Attingham Park

An 18th Century country house, built for Noel Hill, 1st Baron Berwick, Lord Berwick, a former MP for Shropshire in 1785. The parkland and gardens now have Grade II* listed status and is owned by the National Trust. Is is near the River Tern. Also close to the A5 and A458. It is south east of the town of Shrewsbury.

Attingham ParkAttingham Park. Photography by Daniel Sturley



Dudmaston Hall is a 17th century house owned by the National Trust. Located south of Bridgnorth in Shropshire. It is close to the village of Quatt. The estate includes the hall, landscaped gardens, woodland, lakeside and farmland.  One of the famous residents at Dudmaston was Charles Babbage, a famous computer pioneer who lived here in 1814, when he married Georgiana Whitmore, the daughter of William Whitmore.

Dudmaston EstateDudmaston. Photography by Elliott Brown


Benthall Hall

A 16th century English country house in Benthall in the town of Broseley, Shropshire. A few miles from the historic Ironbridge Gorge. It is still occupied by the Benthall family, but has been owned by the National Trust since 1958. The hall was built around 1580. During the Civil War the hall was garrisoned, and was the site of several skirmishes.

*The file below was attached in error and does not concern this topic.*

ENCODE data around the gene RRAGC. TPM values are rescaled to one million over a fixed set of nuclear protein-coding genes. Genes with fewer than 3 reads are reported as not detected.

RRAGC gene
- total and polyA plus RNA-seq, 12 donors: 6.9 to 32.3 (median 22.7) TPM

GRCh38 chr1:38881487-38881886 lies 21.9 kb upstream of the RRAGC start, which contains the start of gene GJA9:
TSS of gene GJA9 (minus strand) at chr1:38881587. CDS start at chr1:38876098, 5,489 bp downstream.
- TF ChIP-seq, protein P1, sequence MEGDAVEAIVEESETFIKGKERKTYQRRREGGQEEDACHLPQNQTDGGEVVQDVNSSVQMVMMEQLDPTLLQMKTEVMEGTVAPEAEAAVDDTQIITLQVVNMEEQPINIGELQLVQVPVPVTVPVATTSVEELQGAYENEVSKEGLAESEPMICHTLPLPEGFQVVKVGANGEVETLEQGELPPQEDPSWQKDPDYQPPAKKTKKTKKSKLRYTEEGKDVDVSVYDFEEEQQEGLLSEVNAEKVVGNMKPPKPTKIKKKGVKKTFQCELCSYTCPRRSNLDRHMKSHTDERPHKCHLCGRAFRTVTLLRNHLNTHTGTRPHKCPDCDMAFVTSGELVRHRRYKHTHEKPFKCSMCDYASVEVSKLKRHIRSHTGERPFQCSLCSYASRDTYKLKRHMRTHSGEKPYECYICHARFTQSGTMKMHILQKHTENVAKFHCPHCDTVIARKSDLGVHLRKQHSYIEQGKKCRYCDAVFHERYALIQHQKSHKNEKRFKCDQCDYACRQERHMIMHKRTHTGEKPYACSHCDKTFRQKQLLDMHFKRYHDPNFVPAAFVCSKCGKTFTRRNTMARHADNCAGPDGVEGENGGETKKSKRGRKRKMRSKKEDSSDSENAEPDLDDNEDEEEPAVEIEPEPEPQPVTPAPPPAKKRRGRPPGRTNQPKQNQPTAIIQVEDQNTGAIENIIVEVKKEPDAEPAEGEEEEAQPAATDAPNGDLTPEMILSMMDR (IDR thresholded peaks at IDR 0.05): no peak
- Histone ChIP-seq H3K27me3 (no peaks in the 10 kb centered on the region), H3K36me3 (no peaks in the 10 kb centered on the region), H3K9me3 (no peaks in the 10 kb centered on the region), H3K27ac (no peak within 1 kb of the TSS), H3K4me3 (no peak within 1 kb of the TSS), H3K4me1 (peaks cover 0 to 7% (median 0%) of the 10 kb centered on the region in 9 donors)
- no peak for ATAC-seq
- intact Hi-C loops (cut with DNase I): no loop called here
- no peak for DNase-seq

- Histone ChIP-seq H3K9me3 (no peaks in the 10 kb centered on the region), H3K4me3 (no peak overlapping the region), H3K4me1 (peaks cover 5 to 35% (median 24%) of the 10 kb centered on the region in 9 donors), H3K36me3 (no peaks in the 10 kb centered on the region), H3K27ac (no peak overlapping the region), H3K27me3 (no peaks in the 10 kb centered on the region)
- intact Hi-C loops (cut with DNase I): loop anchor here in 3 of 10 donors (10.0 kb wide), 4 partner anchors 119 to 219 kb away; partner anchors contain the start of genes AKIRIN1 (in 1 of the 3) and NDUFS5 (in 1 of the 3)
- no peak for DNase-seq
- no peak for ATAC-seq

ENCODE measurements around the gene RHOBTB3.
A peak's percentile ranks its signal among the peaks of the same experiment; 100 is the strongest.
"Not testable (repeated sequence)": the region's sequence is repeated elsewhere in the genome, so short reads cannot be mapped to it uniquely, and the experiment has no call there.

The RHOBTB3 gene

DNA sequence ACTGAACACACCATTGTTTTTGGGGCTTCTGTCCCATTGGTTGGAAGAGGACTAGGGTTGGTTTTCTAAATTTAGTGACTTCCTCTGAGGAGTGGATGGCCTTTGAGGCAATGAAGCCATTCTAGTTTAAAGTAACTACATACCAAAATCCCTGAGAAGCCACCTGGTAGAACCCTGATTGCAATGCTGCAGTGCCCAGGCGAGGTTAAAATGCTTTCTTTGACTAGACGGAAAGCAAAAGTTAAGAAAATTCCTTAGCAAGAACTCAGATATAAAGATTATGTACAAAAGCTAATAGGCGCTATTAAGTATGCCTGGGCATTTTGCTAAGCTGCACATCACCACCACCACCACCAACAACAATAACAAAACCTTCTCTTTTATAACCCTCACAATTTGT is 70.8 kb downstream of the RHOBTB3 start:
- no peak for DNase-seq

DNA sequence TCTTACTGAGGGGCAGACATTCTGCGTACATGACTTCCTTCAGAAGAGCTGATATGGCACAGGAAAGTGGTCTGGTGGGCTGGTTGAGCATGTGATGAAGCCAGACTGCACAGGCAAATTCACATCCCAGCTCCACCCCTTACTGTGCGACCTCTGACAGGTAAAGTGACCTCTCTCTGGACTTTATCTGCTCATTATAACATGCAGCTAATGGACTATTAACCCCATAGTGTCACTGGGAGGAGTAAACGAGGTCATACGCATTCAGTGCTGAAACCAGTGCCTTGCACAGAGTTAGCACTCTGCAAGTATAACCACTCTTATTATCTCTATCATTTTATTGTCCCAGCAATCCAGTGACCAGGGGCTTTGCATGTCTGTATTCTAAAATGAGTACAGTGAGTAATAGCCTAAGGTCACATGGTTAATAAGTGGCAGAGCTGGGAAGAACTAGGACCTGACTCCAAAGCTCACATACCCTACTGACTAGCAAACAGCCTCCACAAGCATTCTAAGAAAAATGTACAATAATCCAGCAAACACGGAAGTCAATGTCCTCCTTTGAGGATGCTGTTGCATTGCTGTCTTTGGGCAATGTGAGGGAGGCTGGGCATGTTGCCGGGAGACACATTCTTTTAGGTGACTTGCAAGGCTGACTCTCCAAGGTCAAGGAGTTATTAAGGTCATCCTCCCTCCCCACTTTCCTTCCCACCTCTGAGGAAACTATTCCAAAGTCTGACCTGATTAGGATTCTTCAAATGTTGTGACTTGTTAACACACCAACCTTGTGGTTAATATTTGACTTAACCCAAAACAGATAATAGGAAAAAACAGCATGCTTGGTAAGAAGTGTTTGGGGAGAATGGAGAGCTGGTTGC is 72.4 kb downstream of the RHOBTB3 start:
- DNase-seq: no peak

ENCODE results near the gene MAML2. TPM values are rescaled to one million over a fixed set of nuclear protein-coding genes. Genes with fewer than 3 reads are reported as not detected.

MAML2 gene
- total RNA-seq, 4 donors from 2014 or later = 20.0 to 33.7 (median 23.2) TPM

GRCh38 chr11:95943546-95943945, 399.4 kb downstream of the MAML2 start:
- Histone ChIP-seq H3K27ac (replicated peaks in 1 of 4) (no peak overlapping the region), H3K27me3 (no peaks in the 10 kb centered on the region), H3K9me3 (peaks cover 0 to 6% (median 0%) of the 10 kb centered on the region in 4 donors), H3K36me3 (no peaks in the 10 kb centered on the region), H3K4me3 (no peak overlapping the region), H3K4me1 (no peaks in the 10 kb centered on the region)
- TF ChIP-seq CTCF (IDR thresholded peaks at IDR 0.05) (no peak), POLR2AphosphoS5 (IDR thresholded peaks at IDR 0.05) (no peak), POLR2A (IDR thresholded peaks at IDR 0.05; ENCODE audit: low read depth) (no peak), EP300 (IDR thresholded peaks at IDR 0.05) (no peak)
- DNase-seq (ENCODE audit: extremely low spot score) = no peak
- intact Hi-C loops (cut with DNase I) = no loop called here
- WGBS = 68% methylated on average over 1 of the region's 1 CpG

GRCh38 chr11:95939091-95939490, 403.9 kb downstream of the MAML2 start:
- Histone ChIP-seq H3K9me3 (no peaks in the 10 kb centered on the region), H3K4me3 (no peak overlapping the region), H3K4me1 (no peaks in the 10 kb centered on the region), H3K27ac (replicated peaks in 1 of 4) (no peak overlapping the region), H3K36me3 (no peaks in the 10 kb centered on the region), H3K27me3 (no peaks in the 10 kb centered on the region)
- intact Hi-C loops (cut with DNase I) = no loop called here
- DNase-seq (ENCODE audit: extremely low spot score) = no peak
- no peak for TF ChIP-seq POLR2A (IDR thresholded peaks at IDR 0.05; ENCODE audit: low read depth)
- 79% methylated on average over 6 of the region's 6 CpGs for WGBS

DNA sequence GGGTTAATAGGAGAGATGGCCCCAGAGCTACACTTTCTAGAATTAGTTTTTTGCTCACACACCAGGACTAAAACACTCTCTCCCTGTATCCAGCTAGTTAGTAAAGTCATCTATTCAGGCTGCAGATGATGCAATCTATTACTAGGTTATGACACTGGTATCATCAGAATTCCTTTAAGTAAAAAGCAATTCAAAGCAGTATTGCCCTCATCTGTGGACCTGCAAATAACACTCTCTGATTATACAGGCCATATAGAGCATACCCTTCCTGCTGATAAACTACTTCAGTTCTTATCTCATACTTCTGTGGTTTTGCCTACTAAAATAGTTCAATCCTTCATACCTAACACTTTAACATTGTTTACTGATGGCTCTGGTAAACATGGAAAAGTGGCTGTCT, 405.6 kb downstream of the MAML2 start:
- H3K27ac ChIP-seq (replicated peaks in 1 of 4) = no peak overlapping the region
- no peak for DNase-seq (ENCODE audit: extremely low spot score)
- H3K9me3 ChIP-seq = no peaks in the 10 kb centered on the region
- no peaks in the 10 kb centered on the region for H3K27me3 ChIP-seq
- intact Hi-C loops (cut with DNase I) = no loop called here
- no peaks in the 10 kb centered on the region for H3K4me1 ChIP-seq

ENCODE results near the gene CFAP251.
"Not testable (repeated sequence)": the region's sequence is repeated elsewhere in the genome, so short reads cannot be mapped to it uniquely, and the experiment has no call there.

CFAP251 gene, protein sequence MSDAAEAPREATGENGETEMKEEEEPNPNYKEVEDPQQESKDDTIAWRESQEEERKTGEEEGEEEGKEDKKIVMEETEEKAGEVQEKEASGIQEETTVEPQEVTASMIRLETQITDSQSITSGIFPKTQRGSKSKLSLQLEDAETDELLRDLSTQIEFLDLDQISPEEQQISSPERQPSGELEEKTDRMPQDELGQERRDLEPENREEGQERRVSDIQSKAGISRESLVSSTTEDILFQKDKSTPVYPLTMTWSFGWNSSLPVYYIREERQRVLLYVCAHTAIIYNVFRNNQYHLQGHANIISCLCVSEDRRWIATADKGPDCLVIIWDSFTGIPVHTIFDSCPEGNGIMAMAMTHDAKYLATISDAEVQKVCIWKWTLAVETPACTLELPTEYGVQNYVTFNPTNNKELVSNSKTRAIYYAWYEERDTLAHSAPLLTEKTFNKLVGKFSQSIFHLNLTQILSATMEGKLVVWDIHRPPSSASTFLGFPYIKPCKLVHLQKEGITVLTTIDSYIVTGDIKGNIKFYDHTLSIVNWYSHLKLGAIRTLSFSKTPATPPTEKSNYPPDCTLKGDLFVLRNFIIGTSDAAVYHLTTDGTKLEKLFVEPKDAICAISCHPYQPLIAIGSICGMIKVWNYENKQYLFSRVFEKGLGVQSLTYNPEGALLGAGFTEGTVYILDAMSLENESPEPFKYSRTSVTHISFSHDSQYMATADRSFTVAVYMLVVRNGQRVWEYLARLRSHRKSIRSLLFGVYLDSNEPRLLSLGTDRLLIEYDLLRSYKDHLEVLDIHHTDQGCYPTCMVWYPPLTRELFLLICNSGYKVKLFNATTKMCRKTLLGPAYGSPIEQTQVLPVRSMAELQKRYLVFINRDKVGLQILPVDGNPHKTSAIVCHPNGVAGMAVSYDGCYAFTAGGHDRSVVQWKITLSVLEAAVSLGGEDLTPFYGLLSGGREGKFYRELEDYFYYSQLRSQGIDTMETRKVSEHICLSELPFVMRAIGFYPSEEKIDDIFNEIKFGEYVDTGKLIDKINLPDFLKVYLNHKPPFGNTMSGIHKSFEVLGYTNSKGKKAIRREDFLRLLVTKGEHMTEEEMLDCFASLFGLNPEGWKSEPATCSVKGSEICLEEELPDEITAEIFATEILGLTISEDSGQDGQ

Benthall HallBenthall Hall. Photography by Elliott Brown


Other great National Trust properties across Shropshire include Carding Mill Valley and the Long Mynd, Sunnycroft and Wenlock Edge.



In Herefordshire, you could visit Berrington Hall or Brockhampton Estate.


Berrington Hall